and he was far at sea.
She said that she would wait for him
and true she would remain.
Till he returned for his Creole girl,
By the lakes of Pontchartrain.
So fare thee well my Creole girl,
I never will see you no more,
But I'll ne'er forget your kindness
in the cottage by the shore.
And at each social gathering
a flowing glass I'll raise,
And I'll drink a health to my Creole girl,
And the lakes of Pontchartrain.
Mad Song
The wild winds weep
And the night is a-cold;
Come hither, Sleep,
And my griefs infold:
But lo! the morning peeps
Over the eastern steeps,
And the rustling birds of dawn
The earth do scorn.
Lo! to the vault
Of paved heaven,
With sorrow fraught
My notes are driven:
They strike the ear of night,
Make weep the eyes of day;
They make mad the roaring winds,
And with tempests play.
Like a fiend in a cloud,
With howling woe,
After night I do crowd,
And with night will go;
I turn my back to the east,
From whence comforts have increas'd;
For light doth seize my brain
With frantic pain.
(Written by William Blake)
One Hour Of Madness
One hour to madness and joy!
O furious! O confine me not!
(What is this that frees me so in storms?
What do my shouts amid lightnings and raging winds mean?)
O to drink the mystic deliria deeper than any other man!
O savage and tender achings!
(I bequeath them to you, my children,
I tell them to you, for reasons, O bridegroom and bride.)
O to be yielded to you, whoever you are, and you to be yielded to me, in defiance of the world!
O to return to Paradise! O bashful and feminine!
O to draw you to me -- to plant on you for the first time the lips of a determin’d man!
O the puzzle -- the thrice-tied knot -- the deep and dark pool! O all untied and illumin’d!
O to speed where there is space enough and air enough at last!
O to be absolv'd from previous ties and conventions -- I from mine, and you from yours!
O to find a new unthought-of nonchalance with the best of nature!
O to have the gag remov'd from one's mouth!
O to have the feeling, to-day or any day, I am sufficient as I am!
O something unprov’d! something in a trance!
O madness amorous! O trembling!
O to escape utterly from others’ anchors and holds!
To drive free! to love free! to dash reckless and dangerous!
To court destruction with taunts -- with invitations!
To ascend -- to leap to the heavens of the love indicated to me!
To rise thither with my inebriate Soul!
To be lost, if it must be so!
To feed the remainder of life with one hour of fulness and freedom!
With one brief hour of madness and joy.
("One Hour To Madness And Joy"; written by Walt Whitman)
My God, I heard this day,
That none doth build a stately habitation,
But he that means to dwell therein.
What house more stately hath there been,
Or can be, then is Man? to whose creation
All things are in decay.
For Man is ev'ry thing
And more: He is a tree, yet bears no fruit;
A beast, yet is, or should be more:
Reason and speech we onely bring.
Parrats may thank us, if they are not mute,
They go upon the score.
Man is all symmetrie,
Full of proportions, one limbe to another,
And all to all the world besides:
Each part may call the farthest, brother:
And head with foot hath private amitie,
And both with moons and tides.
Nothing hath got so farre,
But Man hath caught and kept it, as his prey.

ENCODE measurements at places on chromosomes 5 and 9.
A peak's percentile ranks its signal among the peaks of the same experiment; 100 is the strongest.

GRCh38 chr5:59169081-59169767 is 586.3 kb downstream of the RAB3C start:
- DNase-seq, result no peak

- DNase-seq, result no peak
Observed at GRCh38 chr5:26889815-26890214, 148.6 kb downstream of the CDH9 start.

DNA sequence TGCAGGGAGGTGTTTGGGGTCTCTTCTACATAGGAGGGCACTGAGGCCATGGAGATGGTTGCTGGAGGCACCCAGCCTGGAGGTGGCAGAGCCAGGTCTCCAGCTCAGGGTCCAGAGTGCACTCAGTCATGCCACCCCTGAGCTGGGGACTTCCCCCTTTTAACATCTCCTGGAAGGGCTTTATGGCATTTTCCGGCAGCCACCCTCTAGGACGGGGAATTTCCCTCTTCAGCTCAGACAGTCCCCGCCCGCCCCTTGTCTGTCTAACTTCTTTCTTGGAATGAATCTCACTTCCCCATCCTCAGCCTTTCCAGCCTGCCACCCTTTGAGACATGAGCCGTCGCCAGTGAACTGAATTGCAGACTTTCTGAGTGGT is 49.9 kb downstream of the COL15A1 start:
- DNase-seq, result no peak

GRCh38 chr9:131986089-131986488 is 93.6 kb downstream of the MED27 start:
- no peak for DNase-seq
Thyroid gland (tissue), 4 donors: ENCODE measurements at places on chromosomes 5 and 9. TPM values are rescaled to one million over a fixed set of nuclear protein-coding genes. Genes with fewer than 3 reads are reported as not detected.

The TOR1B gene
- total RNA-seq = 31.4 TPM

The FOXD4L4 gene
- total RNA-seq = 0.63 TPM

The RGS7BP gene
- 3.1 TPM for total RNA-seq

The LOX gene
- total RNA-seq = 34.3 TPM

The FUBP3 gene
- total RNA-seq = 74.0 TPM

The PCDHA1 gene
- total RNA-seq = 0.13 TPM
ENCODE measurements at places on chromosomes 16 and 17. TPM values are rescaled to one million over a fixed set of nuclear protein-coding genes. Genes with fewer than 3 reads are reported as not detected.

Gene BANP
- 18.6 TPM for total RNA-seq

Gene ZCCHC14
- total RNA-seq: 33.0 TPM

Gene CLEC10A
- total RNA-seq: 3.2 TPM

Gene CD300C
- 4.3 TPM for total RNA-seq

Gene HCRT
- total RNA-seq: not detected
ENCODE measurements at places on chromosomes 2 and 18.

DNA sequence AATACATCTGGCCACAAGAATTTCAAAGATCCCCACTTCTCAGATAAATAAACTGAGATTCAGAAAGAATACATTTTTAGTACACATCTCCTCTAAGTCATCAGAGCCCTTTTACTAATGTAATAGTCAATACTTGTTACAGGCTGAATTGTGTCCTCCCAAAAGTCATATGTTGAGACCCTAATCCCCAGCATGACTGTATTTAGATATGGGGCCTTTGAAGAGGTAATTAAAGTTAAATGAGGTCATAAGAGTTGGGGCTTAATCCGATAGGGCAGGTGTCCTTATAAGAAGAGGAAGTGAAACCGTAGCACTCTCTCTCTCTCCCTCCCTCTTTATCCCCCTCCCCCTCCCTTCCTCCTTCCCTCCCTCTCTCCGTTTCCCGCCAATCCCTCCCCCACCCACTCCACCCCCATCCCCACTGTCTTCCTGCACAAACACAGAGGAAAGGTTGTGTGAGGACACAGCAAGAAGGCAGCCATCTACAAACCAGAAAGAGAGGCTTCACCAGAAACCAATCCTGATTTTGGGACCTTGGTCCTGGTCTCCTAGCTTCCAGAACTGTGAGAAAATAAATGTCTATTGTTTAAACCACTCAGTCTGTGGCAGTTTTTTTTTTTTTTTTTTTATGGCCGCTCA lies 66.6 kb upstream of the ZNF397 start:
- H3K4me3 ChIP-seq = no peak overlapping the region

His eyes dismount the highest starre:
He is in little all the sphere.
Herbs gladly cure our flesh; because that they
Finde their acquaintance there.
For us the windes do blow,
The earth doth rest, heav'n move, and fountains flow.
Nothing we see, but means our good,
As our delight, or as our treasure:
The whole is, either our cupboard of food,
Or cabinet of pleasure.
The starres have us to bed;
Night draws the curtain, which the sunne withdraws;
Musick and light attend our head.
All things unto our flesh are kinde
In their descent and being; to our minde
In their ascent and cause.
Each thing is full of dutie:
Waters united are our navigation;
Distinguished, our habitation;
Below, our drink; above, our meat;
Both are our cleanlinesse. Hath one such beautie?
Then how are all things neat?
More servants wait on Man,
Then he'l take notice of: in ev'ry path
He treads down that which doth befriend him,
When sicknesse makes him pale and wan.
Oh mightie love! Man is one world, and hath
Another to attend him.
Since then, my God, thou hast
So brave a Palace built; O dwell in it,
That it may dwell with thee at last!
Till then, afford us so much wit;
That, as the world serves us, we may serve thee,
And both thy servants be.
(Written by George Herbert)
Hymn To Intellectual Beauty
The awful shadow of some unseen Power
Floats though unseen among us; visiting
This various world with as inconstant wing
As summer winds that creep from flower to flower;
Like moonbeams that behind some piny mountain shower,
It visits with inconstant glance
Each human heart and countenance;
Like hues and harmonies of evening,
Like clouds in starlight widely spread,
Like memory of music fled,
Like aught that for its grace may be
Dear, and yet dearer for its mystery.
Spirit of BEAUTY, that dost consecrate
With thine own hues all thou dost shine upon
Of human thought or form, where art thou gone?
Why dost thou pass away and leave our state,
This dim vast vale of tears, vacant and desolate?
Ask why the sunlight not for ever
Weaves rainbows o'er yon mountain-river,
Why aught should fail and fade that once is shown,
Why fear and dream and death and birth
Cast on the daylight of this earth
Such gloom, why man has such a scope
For love and hate, despondency and hope?
No voice from some sublimer world hath ever
To sage or poet these responses given:
Therefore the names of God and ghosts and Heaven,
Remain the records of their vain endeavour:
Frail spells whose uttered charm might not avail to sever,
From all we hear and all we see,
Doubt, chance and mutability.
Thy light alone like mist o'er mountains driven,
Or music by the night-wind sent
Through strings of some still instrument,
Or moonlight on a midnight stream,
Gives grace and truth to life's unquiet dream.